eBay Sports Card Selling Guide #5: Best Post-Sale Practices

At CardLines, we get hundreds of monthly inquiries from collectors. Nearly half of them are about the best way to sell sports cards on eBay. The need is apparent, and to help, we’re putting together an eBay guide to dive deep into how to sell sports cards on eBay.

This is the fifth article in the guide. Be sure to look back at the previous article how to price your auction, and next we’ll wrap up by looking at risks 

Start selling cards on eBay!

Enjoy this article, and be sure to read the rest of our eBay selling guides to ensure you’re getting max profit for all your listings. 

If this guide has you excited and you’re ready to start selling sports cards on eBay, just sign up here.

Recap: Selling sports cards on eBay

We’ve come a long ways to get here, and if you’re reading this article, congrats! It means you’ve learned our tips for selling sports cards on eBay and you’ve made your first (at least) sale! That’s a big deal – you now have keys to the biggest sports cards storefront in the world!

From titling your auction to filling out the extra listing details, success on eBay is more about replicating the same process than constantly innovating. While you can certainly tweak your style and experiment to see what yields the best results, you’re well on your way to becoming a successful eBay seller.

To help, today we’re going to discuss the best practices post-sale. These tips will ensure a smooth transaction and help you get the most out of every sell from a brand-building aspect. 

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A note for your first sports card sale on eBay

I remember, after my first sale, I had a moment that was, basically, “Oh no, what do I do now?”

eBay has improved a lot since then and the process is easier, but it can still be a bit nerve-wracking if you’ve never done it before and you want to make sure the buyer gets a good experience.

So here’s the process for selling a card. 

The buyer wins either an auction or commits to purchase a buy it now. Then, he/she pays. (You do not ship the card or print the label until after the buyer pays, but eBay will remind you of that.)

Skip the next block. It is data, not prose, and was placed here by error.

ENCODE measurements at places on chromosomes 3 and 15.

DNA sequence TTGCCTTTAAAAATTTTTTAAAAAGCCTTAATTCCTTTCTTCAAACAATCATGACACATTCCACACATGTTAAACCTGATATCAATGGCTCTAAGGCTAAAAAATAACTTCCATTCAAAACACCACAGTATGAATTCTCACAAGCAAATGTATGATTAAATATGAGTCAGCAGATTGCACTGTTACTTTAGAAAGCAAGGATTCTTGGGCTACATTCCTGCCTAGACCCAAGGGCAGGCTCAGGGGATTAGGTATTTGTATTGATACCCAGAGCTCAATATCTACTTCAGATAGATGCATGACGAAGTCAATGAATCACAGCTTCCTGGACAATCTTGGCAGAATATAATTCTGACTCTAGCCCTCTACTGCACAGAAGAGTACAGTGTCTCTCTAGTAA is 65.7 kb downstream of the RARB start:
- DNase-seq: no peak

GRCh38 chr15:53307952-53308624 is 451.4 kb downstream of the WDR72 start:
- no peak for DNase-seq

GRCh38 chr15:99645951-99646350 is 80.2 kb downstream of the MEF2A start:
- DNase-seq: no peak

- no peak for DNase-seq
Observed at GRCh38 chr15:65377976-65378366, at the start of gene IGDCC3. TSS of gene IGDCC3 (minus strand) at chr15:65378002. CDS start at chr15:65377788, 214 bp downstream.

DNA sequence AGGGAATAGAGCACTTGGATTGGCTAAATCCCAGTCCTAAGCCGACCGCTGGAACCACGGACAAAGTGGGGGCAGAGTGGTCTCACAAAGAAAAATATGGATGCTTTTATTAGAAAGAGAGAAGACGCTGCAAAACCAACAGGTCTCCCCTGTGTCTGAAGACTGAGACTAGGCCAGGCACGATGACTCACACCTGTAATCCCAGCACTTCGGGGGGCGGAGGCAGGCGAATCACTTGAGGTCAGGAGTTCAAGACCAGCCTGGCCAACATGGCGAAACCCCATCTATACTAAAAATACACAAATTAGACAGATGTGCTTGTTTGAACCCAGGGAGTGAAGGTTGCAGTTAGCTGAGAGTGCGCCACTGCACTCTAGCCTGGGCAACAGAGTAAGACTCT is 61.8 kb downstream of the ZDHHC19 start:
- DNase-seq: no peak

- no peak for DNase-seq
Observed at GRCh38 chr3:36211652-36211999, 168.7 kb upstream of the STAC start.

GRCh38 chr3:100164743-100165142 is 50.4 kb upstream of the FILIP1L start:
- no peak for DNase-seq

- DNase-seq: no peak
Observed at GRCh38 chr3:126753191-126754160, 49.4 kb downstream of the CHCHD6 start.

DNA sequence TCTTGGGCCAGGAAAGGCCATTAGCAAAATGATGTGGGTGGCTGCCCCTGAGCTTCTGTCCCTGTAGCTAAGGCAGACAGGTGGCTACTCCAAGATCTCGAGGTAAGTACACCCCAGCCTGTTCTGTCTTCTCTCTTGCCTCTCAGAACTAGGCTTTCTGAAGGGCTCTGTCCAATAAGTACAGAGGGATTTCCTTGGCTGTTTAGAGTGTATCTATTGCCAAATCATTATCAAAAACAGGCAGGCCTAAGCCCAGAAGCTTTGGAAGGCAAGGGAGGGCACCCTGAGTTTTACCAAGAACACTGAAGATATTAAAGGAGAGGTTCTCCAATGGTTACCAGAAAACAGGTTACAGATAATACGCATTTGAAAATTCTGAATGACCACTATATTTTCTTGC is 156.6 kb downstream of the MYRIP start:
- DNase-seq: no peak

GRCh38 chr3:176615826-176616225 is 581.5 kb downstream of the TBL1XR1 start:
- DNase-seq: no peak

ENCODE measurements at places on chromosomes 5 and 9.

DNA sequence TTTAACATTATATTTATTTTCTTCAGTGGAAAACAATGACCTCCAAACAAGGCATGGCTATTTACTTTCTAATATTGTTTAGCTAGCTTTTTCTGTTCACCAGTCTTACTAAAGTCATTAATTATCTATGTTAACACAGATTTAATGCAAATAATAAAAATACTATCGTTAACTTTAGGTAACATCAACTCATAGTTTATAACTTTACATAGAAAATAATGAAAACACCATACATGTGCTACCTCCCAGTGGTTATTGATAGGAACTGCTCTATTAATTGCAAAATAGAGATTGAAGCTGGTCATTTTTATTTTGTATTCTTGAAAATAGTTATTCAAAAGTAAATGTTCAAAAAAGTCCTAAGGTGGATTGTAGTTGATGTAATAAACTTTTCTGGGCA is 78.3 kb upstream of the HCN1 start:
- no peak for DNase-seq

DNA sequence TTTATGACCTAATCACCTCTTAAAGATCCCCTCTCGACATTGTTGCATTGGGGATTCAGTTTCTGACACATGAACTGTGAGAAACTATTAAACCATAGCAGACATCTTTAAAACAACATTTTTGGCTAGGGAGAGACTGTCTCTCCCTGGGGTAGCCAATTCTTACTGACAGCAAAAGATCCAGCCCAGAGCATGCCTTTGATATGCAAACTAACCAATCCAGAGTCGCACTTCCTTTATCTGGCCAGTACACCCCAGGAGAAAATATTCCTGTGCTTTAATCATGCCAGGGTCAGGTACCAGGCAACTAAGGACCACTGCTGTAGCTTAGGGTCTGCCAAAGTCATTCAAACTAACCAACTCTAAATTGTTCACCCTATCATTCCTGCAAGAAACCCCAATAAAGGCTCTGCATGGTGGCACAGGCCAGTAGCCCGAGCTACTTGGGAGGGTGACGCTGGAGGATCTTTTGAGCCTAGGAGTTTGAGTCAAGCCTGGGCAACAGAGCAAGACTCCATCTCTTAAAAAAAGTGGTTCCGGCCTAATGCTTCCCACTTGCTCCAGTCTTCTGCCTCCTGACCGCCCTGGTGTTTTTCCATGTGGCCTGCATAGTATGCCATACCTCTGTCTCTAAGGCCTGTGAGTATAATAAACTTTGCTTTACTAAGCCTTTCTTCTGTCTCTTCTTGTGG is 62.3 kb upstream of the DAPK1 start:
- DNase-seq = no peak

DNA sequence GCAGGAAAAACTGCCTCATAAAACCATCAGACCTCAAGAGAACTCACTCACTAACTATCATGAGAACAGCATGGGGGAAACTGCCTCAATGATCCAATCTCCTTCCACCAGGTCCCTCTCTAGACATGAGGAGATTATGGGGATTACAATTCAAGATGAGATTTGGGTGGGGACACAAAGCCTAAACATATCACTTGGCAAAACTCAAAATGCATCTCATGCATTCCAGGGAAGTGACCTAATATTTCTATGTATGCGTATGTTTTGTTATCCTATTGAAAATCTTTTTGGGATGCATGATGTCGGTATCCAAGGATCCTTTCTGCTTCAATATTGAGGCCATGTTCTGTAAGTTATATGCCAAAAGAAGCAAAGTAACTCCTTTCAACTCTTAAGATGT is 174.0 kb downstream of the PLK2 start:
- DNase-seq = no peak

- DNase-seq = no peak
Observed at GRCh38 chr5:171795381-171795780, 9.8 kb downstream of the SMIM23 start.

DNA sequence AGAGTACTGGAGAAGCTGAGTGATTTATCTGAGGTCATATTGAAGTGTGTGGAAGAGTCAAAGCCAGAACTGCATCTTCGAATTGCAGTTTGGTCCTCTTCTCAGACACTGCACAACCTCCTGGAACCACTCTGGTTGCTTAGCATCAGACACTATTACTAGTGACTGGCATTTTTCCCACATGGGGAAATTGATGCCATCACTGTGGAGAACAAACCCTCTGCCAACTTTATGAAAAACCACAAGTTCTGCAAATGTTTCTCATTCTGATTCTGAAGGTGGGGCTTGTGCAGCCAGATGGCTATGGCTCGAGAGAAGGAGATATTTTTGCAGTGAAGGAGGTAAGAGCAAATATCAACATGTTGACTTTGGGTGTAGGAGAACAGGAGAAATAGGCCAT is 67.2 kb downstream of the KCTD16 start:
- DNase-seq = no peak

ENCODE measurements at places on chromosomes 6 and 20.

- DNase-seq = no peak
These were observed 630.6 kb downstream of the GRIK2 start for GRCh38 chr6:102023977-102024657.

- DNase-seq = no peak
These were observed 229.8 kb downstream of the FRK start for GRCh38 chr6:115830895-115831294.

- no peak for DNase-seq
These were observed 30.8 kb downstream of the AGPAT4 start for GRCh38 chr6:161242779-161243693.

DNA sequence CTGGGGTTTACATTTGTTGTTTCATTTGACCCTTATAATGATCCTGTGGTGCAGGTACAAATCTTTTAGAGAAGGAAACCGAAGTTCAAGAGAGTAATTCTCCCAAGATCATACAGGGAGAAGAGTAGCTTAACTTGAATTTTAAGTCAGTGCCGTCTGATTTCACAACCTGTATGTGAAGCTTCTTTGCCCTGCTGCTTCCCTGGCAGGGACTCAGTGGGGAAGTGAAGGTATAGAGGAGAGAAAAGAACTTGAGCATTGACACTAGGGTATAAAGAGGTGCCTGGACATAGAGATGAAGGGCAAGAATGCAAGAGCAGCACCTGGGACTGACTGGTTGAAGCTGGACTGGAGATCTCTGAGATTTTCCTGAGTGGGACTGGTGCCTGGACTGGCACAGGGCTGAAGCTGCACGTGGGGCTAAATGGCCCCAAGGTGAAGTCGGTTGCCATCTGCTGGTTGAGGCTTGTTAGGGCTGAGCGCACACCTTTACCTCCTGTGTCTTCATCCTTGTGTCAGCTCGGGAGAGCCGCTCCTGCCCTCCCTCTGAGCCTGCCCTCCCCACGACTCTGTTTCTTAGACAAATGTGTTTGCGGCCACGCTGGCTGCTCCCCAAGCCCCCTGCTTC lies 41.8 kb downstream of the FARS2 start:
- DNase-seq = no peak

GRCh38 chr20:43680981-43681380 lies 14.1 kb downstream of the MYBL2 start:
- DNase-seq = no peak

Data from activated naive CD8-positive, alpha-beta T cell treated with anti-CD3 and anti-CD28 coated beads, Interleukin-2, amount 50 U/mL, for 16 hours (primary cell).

After the money is received, you’ll be prompted to ship the card. You can either go to your “selling” tab or click on the notification you should get in the alert bar.

From there, you’ll see a prompt to ship your card. Click on the button, confirm your payment details for the postage label, print it, and securely fasten it onto your package.

After that, you should be good to go. Drop it off in your mailbox or with the mail carrier and your card will be on its way! 

Strategies for shipping cards

The shipping and handling is the most important aspect of the post-sale transaction. Your number one priority is getting the card safely to the buyer, but there’s also a fine line between secure and overkill. 

For this, you’ll need supplies: penny sleeves, team bags, top loaders, bubble mailers, and optionally (but highly encouraged) cardboard, too. Need help picking up the best penny sleeves?

Now let’s talk packaging. 

Single cards should always be put in a penny sleeve and top loader, and then put a piece of painter’s tape across the top of the top loader to keep the card from slipping out in transit. 

Additionally, it’s never a bad idea to put cardboard around the outside of your top loader. Get two pieces that are just bigger than the top loader and tape them around your card. 

Of course, you’ll occasionally sell a BIG card. Hundreds or thousands of dollars. If this is the case, you can always contact the buyer and discuss shipping and insurance options. Your buyer will NOT mind spending $15 on insurance to get a $1,000 card. 

With PSA cases, always put them in a graded card
bag so they don’t get scratched in transport!

Strategies for improving customer experience